compass deviation

compass deviation

[′käm·pəs ‚dēv·ē′ā·shən]
(navigation)
The difference between the readings of a compass which is without mechanical defects and is held motionless in space, and the same instrument when it is installed in the same geographic position but is mounted on a ship or aircraft; deviation is a systematic error which is compensated by placing iron bars in places about the compass; residual deviation errors are calibrated and noted on a card so it can be used by the pilot or navigator.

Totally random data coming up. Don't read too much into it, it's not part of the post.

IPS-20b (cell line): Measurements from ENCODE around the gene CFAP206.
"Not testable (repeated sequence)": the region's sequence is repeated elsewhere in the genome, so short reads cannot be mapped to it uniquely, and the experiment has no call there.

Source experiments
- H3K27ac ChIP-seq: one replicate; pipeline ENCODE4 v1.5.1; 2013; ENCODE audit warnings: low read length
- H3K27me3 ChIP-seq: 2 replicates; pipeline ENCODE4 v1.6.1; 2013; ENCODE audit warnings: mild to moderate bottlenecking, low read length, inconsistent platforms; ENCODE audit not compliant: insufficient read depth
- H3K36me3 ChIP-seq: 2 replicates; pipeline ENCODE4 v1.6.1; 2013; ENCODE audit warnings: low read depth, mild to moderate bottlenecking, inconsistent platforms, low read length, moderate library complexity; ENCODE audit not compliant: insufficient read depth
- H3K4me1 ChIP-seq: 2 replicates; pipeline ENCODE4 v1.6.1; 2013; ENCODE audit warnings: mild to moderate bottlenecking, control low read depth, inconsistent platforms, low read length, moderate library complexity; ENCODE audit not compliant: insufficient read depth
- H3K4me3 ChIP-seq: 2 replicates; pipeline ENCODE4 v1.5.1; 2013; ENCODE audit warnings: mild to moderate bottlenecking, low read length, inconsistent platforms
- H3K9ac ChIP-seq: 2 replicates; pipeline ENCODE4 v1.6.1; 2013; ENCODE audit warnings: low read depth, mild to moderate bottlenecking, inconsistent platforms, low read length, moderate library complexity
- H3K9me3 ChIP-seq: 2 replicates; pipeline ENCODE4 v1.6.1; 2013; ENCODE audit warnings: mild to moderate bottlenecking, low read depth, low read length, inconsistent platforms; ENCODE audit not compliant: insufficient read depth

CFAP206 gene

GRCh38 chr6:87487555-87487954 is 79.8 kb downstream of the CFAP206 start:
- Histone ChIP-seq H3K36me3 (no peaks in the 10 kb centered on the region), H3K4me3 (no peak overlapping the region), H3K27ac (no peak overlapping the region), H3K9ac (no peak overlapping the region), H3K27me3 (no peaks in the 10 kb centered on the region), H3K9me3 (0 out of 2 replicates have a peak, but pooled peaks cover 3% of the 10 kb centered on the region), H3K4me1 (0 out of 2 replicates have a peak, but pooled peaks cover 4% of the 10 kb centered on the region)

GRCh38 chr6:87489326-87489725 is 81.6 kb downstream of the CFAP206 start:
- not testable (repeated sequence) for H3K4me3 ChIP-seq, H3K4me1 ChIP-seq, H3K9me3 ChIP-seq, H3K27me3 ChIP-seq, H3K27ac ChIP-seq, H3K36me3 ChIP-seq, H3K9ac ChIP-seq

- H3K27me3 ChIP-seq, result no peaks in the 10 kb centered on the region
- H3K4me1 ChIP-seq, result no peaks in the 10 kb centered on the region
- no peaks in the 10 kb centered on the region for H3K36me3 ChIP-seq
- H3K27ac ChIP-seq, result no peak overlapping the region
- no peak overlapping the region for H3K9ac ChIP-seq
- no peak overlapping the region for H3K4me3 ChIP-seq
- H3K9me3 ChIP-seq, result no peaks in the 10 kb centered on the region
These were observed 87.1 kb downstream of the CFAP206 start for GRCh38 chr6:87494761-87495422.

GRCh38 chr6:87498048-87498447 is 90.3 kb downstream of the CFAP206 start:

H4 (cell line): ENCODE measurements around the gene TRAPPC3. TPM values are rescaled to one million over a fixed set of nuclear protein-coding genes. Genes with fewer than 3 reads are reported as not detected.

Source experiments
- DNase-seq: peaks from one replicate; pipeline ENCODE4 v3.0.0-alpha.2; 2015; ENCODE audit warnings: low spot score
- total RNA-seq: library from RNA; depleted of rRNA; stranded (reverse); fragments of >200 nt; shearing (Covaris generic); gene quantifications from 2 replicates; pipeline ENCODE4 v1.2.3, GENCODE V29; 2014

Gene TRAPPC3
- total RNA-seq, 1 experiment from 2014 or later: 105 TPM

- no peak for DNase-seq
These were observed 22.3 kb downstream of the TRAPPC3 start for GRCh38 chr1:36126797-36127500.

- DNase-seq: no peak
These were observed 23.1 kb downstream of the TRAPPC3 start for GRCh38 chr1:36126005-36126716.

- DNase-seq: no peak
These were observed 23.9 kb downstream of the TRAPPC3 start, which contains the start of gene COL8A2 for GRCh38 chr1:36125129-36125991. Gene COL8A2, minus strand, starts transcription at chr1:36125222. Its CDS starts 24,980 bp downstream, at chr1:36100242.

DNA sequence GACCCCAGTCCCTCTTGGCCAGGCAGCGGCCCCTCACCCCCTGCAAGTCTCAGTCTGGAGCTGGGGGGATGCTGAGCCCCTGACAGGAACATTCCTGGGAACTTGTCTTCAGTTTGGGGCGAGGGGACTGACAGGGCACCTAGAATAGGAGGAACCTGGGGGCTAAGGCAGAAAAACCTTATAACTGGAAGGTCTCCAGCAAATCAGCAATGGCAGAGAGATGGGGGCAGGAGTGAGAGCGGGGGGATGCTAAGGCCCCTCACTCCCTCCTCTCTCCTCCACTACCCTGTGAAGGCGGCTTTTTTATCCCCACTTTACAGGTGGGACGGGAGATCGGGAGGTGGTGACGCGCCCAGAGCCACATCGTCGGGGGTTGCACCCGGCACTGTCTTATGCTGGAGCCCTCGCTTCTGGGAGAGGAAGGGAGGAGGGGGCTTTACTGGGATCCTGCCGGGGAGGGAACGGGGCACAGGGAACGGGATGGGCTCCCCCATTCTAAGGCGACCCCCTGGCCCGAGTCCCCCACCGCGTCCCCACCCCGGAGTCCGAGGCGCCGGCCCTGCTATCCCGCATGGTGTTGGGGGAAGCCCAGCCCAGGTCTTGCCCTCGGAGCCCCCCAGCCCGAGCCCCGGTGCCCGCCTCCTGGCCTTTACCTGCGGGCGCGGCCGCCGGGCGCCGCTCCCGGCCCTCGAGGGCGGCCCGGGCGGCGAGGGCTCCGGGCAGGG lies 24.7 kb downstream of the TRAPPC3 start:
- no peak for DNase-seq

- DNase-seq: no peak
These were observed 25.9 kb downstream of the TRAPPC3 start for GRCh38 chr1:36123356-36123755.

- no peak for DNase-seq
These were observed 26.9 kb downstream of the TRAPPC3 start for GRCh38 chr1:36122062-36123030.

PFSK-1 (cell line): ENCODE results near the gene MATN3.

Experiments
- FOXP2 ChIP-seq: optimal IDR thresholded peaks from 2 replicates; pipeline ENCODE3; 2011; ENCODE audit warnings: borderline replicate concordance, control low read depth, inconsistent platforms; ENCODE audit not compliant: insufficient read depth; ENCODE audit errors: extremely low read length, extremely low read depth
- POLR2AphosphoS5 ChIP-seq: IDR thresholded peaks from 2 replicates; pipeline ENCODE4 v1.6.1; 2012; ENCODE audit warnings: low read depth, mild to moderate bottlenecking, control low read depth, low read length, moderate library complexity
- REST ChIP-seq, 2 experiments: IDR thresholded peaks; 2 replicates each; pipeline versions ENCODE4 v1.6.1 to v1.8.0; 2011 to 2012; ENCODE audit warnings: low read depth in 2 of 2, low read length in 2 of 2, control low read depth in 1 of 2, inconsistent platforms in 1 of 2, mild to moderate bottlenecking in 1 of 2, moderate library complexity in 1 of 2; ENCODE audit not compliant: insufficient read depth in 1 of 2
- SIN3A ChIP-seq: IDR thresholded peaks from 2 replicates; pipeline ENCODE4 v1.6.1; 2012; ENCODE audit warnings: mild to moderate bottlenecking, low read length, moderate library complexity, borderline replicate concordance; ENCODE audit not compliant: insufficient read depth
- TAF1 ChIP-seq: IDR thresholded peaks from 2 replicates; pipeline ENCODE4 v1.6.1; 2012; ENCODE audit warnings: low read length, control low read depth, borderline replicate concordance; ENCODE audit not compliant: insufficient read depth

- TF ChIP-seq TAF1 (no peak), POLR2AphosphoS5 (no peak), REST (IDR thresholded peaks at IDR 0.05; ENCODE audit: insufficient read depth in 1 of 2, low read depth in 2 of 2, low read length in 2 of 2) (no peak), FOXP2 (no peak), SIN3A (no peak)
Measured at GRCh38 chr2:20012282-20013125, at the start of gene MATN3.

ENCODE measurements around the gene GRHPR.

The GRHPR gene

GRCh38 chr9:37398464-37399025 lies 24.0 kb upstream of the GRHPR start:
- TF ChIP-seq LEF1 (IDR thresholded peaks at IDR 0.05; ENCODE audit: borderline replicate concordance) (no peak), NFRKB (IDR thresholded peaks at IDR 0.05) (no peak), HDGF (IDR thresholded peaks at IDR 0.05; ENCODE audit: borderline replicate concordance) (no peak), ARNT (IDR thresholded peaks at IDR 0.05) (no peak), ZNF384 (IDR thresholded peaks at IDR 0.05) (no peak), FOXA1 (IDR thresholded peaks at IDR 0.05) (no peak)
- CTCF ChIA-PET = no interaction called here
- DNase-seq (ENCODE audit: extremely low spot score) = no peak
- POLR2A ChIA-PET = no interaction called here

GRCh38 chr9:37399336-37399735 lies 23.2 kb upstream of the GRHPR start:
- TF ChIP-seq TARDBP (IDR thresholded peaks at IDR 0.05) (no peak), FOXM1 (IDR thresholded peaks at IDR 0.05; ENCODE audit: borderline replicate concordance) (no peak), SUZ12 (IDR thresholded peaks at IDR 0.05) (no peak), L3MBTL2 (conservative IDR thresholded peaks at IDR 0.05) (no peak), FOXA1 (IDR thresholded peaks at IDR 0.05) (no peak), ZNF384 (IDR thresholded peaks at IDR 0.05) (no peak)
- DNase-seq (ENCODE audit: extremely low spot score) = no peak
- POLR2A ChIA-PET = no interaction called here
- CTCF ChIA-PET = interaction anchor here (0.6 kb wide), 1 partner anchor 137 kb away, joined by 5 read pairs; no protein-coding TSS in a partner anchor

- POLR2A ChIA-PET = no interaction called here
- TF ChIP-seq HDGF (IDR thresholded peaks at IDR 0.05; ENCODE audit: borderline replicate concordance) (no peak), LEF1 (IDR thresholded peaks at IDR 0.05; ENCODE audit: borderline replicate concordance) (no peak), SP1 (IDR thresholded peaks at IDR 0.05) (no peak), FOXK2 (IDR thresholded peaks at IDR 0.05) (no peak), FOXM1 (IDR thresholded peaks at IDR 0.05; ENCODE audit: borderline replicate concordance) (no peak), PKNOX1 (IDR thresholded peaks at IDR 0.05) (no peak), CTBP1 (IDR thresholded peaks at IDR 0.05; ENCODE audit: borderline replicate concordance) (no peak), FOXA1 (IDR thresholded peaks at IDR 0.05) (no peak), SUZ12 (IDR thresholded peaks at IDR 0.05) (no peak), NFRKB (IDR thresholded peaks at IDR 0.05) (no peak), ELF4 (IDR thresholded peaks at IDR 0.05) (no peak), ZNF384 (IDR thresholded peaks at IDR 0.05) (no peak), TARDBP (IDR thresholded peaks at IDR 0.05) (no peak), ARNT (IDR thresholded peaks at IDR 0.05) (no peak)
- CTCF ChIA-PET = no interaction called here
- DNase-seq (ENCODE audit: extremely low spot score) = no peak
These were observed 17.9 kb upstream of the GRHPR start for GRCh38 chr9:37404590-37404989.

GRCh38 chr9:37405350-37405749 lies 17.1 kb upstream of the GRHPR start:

References in periodicals archive ?
Any error that can't be corrected is noted on a compass deviation card mounted on or near the compass.
For example, the inspecting technician should examine it to ensure there's a compass deviation card present (and perhaps review logbook entries to see if the compass has been swung since any avionics or electrical work).
His purchase of a yacht, in 1870, meant not only boating pleasure but a new range of scientific questions to investigate, particularly the compass deviations caused by the ever-increasing amounts of iron used in ship construction.